1Timothy 1:15  This is a trustworthy saying, and everyone should accept it: "Christ Jesus came into the world to save sinners"—and I am the worst of them all. (NLT)

I used to think that I was the only person in the world that struggled in the faith!  But then somehow I was led to discover John Bunyan--a man whom Christ saved in the very act of suicide.  John's honest sharing of his struggle in the book, Grace Abounds to the Chief of Sinners, told me that I was not alone and, most importantly, that knowing Christ brings victory.  I have not discovered some sort of celestial bliss wherein all struggles cease.  Rather I have discovered how to struggle in the victory over sin that Christ delivers to all who would believe.  I have learned how to live, not under the law, but under His Grace, a place of perfect rest.  However, the struggle is important in our lives because now that we know Christ, it works to produce true humility.  It is truly a terrible thing to fall into the hands of the living God.  It is terrible because it strips us of all of the veils behind which we hide.  It is wonderful because it provides peace (not as the world gives) but the peace of knowing that our sins have been forgiven.  It is superior in that we are constantly reminded of the riches of Christ's glory into which we have been adopted as joint heirs.  It shakes us from our sleepful state and drags us from our slothfulness.  With each remembrance of our sin it expands our understanding of the length, breathed, and depth of the Savior's love.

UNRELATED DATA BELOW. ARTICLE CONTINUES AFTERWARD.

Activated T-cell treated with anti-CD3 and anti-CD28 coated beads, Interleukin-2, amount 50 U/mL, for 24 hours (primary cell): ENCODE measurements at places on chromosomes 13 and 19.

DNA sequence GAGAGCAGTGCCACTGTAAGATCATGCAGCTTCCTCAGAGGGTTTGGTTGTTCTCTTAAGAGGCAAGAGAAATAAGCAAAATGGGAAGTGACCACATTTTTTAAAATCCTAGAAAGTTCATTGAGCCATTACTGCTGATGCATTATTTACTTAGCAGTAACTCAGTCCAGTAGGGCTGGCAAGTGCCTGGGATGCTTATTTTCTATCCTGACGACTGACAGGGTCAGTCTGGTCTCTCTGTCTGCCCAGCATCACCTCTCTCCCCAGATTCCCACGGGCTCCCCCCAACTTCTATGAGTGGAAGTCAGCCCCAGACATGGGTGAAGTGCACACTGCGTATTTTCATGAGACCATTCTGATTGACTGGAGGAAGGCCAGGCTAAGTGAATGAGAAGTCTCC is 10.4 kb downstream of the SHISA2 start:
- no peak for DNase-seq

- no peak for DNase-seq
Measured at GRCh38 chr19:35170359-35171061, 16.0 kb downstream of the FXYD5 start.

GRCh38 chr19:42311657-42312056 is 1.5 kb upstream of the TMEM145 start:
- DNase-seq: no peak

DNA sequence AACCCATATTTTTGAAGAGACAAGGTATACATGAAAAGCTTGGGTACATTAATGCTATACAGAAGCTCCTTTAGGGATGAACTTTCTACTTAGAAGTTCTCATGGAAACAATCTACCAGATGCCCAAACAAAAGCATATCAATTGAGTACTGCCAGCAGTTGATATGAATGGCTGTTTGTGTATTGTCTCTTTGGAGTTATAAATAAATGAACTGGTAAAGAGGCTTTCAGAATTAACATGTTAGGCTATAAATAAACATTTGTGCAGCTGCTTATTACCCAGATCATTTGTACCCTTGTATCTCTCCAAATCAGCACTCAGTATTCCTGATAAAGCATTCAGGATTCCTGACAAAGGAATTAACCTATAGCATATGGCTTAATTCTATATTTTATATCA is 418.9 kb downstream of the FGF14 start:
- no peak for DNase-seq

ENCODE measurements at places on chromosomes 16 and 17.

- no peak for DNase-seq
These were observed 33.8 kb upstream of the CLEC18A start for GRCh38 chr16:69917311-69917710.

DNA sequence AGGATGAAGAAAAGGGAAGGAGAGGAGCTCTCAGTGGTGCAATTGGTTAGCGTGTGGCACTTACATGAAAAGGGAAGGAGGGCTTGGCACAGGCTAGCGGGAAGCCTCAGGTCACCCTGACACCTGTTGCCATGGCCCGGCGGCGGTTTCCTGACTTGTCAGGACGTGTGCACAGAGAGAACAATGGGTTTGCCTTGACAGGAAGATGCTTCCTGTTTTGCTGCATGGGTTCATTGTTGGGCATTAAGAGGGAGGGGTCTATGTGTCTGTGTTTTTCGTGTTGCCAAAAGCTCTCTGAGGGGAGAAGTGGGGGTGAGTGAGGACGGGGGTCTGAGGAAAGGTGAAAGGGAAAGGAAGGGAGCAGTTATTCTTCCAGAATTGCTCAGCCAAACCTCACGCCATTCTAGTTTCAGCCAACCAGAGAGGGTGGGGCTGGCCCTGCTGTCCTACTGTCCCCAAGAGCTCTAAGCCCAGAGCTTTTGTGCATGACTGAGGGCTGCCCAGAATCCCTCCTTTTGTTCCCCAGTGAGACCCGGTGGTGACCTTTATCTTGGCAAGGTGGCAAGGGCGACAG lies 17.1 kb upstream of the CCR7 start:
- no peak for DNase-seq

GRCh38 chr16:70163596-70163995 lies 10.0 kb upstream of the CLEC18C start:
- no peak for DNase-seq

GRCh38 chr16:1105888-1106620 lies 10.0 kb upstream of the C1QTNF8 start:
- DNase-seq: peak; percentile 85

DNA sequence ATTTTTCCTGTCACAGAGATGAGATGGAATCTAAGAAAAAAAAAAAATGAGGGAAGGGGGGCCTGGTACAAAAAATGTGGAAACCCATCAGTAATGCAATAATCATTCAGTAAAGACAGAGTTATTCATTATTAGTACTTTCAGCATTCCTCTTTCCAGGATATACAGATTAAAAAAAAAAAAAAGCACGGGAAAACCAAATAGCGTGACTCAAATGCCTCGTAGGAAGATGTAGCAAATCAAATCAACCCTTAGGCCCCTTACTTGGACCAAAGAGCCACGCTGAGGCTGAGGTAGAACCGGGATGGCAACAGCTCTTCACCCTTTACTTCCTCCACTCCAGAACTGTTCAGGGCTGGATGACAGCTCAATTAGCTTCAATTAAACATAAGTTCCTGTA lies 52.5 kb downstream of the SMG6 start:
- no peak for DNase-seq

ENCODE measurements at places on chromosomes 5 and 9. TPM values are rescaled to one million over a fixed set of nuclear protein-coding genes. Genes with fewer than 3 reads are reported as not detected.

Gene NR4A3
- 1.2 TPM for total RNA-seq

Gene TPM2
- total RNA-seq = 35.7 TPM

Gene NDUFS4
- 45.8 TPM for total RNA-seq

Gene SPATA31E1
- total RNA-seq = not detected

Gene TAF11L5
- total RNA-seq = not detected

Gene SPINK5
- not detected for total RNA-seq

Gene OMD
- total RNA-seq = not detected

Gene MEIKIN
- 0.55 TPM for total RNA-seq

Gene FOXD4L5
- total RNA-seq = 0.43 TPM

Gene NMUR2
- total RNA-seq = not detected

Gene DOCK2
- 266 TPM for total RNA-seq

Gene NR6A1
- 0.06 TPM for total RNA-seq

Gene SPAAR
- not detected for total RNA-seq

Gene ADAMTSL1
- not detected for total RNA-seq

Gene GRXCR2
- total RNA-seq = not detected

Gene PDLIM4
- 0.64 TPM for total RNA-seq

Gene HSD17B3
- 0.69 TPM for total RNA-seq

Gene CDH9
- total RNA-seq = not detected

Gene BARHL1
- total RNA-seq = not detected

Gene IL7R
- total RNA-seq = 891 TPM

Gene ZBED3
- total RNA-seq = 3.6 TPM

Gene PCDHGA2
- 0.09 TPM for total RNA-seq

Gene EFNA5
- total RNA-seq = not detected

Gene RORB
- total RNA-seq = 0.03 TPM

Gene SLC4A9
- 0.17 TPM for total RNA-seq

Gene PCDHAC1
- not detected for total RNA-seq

It tends to produce humility. It is humbling to man to be thus under the influence of evil passions. It is degrading to his nature; a stain on his glory; and it tends to bring him into the dust, that he is under the control of such propensities, and so often gives indulgence to them. In such circumstances, the mind is overwhelmed with wretchedness, and instinctively sighs for relief. Can the Law aid? Can man aid? Can any native strength of conscience or of reason aid? In vain all these are tried, and the Christian then calmly and thankfully acquiesces in the consolations of the apostle, that aid can be obtained only through Jesus Christ. (Dr. Albert Barnes)

May we be enabled to shake off that lethargy which is so apt to creep upon us! For this end, a deep practical conviction of our natural depravity and weakness will be found of eminent advantage. As it is by this we must at first be roused from our fallacious security, so by this we must be kept wakeful and active unto the end. Let us therefore make it our business to have this doctrine firmly seated in our understandings, and radically worked into our hearts. With a view to the former of these objects, we should often seriously and attentively consider the firm grounds on which it rests. It is plainly made known to us by the light of nature, and irresistibly enforced on us by the dictates of our unassisted understandings. But lest there should be any so obstinately dull, as not to discern the force of the evidence suggested to our reason, and confirmed by all experience, or rather so heedless as not to notice it, the authoritative stamp of Revelation is superadded, as we have seen, to complete the proof; and we must therefore be altogether inexcusable, if we still remain unconvinced by such accumulated mass of argument. (William Wilberforce)